Stevens-Johnson syndrome and toxic epidermal necrolysis: A 10-year experience in a burns unit

Khosrow S. Houschyar, Christian Tapking, Mimi R. Borrelli, Ina Nietzschmann, Behrus Puladi, Mark Ooms, Susanne Rein, Madeline Houschyar, Dominik Duscher, Zeshaan N. Maan, Georg Reumuth, Ludwik K. Branski, Ali Modabber, David Kluwig, Laurenz Schmitt, Wolfgang G. Philipp-Dormston, Amir S. Yazdi, Frank Siemers

Research output: Contribution to journalArticlepeer-review

5 Scopus citations


Objective: Stevens-Johnson syndrome (SJS) and its more severe counterpart, toxic epidermal necrolysis (TEN), are skin hypersensitivity reactions defined by epidermal blistering and necrosis. The exact pathophysiology of SJS/TEN is yet to be deciphered, but a number of risk factors have been identified including adverse drug reactions. The diagnosis of SJS/TEN is made on a clinical basis, and treatment consists of supportive care and occasionally immunosuppressants, such as cyclosporin, high-dose intravenous immunoglobulins and/or corticosteroids. Mortality rates can reach 20-25% in adults but are reduced with early intervention. To identify optimal treatment regimens, to better understand the patient cohort affected, and to help identify key risk factors for mortality, we report our experience with the treatment and management of SJS/TEN patients. Methods: A retrospective review of consecutive patients with SJS and/or TEN admitted to a single burns centre in Germany, between 2008 and 2018, was conducted. The primary outcomes of demographics, clinical course, treatment and patient-reported outcomes were recorded and compared with a control group of patients with burns without a diagnosis of SJS/TEN. Results: A total of 23 patients with SJS/TEN met the inclusion criteria: 17 (74%) with TEN; four (17%) with SJS/TEN overlap; and two (9%) with SJS. Of the patients, 14 (61%) were female and nine (39%) were male. Patient age ranged from 32-78 years (mean: 52 years). A matched cohort of 23 patients with burns served as the control group. All patients received standard of care with a multidisciplinary team. Compared with the control group, SJS/TEN patients had higher mortality rates (n=6, 26% versus n=8, 35%, respectively). The average age of death was 69 years in SJS/ TEN patients versus 63 years in control group patients. Age and SCORTEN scores were significant predictors of mortality. Conclusions: SJS and TEN are rare but extreme reactions of the skin and mucosa, associated with high disease mortality rates. This 10-year single-centre retrospective review contributes to the bank of information for reviews evaluating the management of SJS/TEN patients. Declaration of interest: The authors have no conflicts of interest to declare.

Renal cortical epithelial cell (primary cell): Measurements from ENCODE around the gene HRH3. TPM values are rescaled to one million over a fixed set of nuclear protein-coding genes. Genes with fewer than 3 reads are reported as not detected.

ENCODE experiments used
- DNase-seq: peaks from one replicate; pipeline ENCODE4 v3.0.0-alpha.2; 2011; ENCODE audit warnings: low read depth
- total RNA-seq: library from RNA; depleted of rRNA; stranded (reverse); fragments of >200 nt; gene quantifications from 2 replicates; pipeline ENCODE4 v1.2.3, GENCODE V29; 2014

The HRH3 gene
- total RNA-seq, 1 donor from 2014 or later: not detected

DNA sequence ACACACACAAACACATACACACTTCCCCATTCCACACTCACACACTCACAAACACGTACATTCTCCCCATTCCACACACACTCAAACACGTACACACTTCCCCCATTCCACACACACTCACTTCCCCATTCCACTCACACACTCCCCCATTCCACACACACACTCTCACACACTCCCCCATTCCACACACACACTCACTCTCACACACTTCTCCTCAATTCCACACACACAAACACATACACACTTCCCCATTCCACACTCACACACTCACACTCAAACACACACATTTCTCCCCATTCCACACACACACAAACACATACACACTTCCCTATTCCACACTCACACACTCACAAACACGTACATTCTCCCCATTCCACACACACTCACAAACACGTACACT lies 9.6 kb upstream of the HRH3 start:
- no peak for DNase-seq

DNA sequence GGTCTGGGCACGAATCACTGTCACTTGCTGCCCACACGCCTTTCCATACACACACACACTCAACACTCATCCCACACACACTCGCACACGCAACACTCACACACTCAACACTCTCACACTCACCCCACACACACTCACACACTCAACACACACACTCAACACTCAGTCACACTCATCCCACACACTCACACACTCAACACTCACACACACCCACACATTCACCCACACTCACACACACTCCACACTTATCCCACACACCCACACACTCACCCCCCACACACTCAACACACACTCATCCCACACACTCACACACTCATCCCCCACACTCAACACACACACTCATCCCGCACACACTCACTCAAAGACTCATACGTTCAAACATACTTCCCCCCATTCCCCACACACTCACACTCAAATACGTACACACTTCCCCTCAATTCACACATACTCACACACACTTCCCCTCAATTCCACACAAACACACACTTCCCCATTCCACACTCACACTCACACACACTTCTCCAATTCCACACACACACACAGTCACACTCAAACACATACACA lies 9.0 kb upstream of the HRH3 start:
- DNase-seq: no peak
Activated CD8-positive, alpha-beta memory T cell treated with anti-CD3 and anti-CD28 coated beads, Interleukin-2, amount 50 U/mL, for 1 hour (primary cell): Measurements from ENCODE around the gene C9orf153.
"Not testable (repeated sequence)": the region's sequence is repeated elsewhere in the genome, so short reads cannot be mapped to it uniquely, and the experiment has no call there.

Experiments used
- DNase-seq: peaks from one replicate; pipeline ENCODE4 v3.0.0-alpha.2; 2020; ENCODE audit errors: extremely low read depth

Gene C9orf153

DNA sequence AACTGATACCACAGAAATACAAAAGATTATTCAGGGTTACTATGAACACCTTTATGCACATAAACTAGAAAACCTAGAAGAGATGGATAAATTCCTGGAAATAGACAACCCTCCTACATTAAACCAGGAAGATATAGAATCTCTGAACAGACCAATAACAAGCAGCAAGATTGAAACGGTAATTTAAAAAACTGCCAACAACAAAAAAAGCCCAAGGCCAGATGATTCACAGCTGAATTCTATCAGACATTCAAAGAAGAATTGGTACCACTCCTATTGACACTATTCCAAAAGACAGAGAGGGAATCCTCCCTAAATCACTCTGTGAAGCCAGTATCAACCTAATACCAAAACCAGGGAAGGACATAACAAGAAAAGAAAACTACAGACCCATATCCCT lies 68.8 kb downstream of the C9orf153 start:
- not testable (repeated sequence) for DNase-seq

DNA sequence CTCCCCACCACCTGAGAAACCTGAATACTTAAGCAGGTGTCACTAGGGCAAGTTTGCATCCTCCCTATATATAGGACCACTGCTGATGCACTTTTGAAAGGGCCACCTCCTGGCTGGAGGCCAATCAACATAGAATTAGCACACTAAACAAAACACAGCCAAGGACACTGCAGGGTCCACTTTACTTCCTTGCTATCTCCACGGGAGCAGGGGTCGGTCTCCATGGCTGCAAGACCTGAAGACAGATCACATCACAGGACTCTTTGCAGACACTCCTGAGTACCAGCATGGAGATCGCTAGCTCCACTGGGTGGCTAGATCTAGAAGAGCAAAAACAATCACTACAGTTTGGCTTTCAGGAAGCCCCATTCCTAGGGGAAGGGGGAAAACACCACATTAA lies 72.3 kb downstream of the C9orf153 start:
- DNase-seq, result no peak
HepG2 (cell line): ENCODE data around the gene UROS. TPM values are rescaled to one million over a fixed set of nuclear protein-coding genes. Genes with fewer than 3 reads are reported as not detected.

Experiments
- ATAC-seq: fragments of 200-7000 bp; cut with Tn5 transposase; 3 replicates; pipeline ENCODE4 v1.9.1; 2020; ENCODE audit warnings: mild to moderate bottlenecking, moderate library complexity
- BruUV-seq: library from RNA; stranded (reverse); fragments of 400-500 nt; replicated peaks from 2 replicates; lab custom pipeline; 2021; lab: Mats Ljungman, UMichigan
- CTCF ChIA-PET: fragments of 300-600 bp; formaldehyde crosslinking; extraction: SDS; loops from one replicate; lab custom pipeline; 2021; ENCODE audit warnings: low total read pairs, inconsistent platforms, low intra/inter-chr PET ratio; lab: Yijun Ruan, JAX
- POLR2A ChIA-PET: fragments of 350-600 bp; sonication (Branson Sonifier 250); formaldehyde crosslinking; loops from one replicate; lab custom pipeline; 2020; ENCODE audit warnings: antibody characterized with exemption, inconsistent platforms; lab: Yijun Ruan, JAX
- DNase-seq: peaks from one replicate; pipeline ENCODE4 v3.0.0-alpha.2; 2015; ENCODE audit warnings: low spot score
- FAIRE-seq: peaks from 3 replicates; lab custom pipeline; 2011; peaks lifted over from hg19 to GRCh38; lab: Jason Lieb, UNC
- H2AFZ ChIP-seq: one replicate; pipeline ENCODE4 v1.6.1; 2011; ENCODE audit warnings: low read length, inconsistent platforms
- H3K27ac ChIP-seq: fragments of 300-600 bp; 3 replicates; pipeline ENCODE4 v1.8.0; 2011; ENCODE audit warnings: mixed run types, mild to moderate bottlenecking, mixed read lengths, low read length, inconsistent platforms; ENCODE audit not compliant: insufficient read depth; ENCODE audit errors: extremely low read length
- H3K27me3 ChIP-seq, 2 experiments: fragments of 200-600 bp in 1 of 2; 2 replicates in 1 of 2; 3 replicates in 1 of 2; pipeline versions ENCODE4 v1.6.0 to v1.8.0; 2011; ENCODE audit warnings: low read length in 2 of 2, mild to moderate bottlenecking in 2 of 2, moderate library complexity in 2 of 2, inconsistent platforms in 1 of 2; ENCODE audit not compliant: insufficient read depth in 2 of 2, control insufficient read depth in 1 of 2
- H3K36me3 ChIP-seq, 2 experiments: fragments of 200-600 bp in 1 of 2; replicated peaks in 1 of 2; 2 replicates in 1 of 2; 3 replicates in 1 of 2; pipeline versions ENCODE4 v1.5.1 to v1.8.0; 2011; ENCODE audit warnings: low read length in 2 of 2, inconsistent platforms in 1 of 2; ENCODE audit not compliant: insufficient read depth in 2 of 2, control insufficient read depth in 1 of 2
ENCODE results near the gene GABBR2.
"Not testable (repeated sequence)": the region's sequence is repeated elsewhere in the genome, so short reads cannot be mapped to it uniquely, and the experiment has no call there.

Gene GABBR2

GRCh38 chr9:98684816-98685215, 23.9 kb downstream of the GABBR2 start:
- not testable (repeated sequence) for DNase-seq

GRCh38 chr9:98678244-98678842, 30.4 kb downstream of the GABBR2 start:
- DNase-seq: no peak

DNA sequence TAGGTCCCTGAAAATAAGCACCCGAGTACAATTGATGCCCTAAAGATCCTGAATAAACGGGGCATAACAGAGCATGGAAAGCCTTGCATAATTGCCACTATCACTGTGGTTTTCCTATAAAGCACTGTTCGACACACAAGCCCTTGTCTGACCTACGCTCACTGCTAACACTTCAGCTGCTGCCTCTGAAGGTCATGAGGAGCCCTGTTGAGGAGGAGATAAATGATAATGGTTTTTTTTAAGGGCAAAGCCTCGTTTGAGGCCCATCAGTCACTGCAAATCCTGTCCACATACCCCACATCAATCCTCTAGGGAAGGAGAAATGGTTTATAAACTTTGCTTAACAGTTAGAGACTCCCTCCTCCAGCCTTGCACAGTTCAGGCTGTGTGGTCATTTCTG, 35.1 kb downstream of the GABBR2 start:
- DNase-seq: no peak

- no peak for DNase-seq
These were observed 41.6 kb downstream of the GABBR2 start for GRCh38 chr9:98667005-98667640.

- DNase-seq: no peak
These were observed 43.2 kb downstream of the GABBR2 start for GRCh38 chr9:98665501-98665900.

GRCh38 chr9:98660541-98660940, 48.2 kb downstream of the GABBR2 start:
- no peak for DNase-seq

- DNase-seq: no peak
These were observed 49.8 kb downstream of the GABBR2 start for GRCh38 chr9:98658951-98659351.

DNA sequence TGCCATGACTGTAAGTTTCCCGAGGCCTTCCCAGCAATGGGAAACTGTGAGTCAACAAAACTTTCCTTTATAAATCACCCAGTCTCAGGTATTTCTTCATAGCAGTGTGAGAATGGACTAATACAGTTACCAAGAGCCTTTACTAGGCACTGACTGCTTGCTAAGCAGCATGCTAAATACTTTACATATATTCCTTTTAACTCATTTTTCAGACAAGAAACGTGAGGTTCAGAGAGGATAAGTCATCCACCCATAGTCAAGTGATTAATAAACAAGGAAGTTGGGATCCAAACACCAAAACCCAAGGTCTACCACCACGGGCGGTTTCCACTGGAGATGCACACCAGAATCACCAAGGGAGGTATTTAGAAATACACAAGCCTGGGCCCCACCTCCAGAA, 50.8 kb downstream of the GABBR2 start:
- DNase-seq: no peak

Original languageEnglish (US)
Pages (from-to)492-496
Number of pages5
JournalJournal of Wound Care
Issue number6
StatePublished - Jun 2 2021


  • Blistering
  • Burn
  • Burn centre
  • Drug reactions
  • Hypersensitivity
  • Mucosa
  • Necrosis
  • Skin
  • Stevens-Johnson syndrome
  • Toxic epidermal necrolysis
  • Wound
  • Wound healing

ASJC Scopus subject areas

  • Fundamentals and skills
  • Nursing (miscellaneous)


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